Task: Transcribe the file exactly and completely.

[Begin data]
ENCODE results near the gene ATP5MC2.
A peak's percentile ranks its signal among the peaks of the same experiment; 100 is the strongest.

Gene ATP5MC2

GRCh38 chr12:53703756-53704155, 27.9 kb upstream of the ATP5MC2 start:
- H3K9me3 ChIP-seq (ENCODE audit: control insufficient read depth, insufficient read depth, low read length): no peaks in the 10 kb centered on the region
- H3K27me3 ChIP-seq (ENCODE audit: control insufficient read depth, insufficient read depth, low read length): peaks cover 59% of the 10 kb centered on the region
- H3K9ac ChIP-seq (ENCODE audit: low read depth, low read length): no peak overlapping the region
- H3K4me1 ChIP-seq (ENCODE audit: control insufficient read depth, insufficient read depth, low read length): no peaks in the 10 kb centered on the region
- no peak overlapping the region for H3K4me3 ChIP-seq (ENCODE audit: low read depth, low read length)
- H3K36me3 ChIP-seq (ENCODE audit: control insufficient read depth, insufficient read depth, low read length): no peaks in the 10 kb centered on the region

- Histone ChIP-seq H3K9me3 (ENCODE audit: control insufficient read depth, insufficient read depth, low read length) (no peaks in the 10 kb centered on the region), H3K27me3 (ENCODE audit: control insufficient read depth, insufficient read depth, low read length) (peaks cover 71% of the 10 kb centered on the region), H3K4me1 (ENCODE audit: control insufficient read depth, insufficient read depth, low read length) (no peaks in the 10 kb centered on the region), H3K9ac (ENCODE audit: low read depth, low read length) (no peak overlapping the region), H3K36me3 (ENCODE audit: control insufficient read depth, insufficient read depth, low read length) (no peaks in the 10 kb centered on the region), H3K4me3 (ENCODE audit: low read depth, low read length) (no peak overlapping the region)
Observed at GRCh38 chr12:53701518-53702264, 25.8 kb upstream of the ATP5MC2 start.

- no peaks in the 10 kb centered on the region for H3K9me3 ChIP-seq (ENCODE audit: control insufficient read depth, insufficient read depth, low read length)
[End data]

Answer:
ENCODE results near the gene ATP5MC2.
A peak's percentile ranks its signal among the peaks of the same experiment; 100 is the strongest.

Gene ATP5MC2

GRCh38 chr12:53703756-53704155, 27.9 kb upstream of the ATP5MC2 start:
- H3K9me3 ChIP-seq (ENCODE audit: control insufficient read depth, insufficient read depth, low read length): no peaks in the 10 kb centered on the region
- H3K27me3 ChIP-seq (ENCODE audit: control insufficient read depth, insufficient read depth, low read length): peaks cover 59% of the 10 kb centered on the region
- H3K9ac ChIP-seq (ENCODE audit: low read depth, low read length): no peak overlapping the region
- H3K4me1 ChIP-seq (ENCODE audit: control insufficient read depth, insufficient read depth, low read length): no peaks in the 10 kb centered on the region
- no peak overlapping the region for H3K4me3 ChIP-seq (ENCODE audit: low read depth, low read length)
- H3K36me3 ChIP-seq (ENCODE audit: control insufficient read depth, insufficient read depth, low read length): no peaks in the 10 kb centered on the region

- Histone ChIP-seq H3K9me3 (ENCODE audit: control insufficient read depth, insufficient read depth, low read length) (no peaks in the 10 kb centered on the region), H3K27me3 (ENCODE audit: control insufficient read depth, insufficient read depth, low read length) (peaks cover 71% of the 10 kb centered on the region), H3K4me1 (ENCODE audit: control insufficient read depth, insufficient read depth, low read length) (no peaks in the 10 kb centered on the region), H3K9ac (ENCODE audit: low read depth, low read length) (no peak overlapping the region), H3K36me3 (ENCODE audit: control insufficient read depth, insufficient read depth, low read length) (no peaks in the 10 kb centered on the region), H3K4me3 (ENCODE audit: low read depth, low read length) (no peak overlapping the region)
Observed at GRCh38 chr12:53701518-53702264, 25.8 kb upstream of the ATP5MC2 start.

- no peaks in the 10 kb centered on the region for H3K9me3 ChIP-seq (ENCODE audit: control insufficient read depth, insufficient read depth, low read length)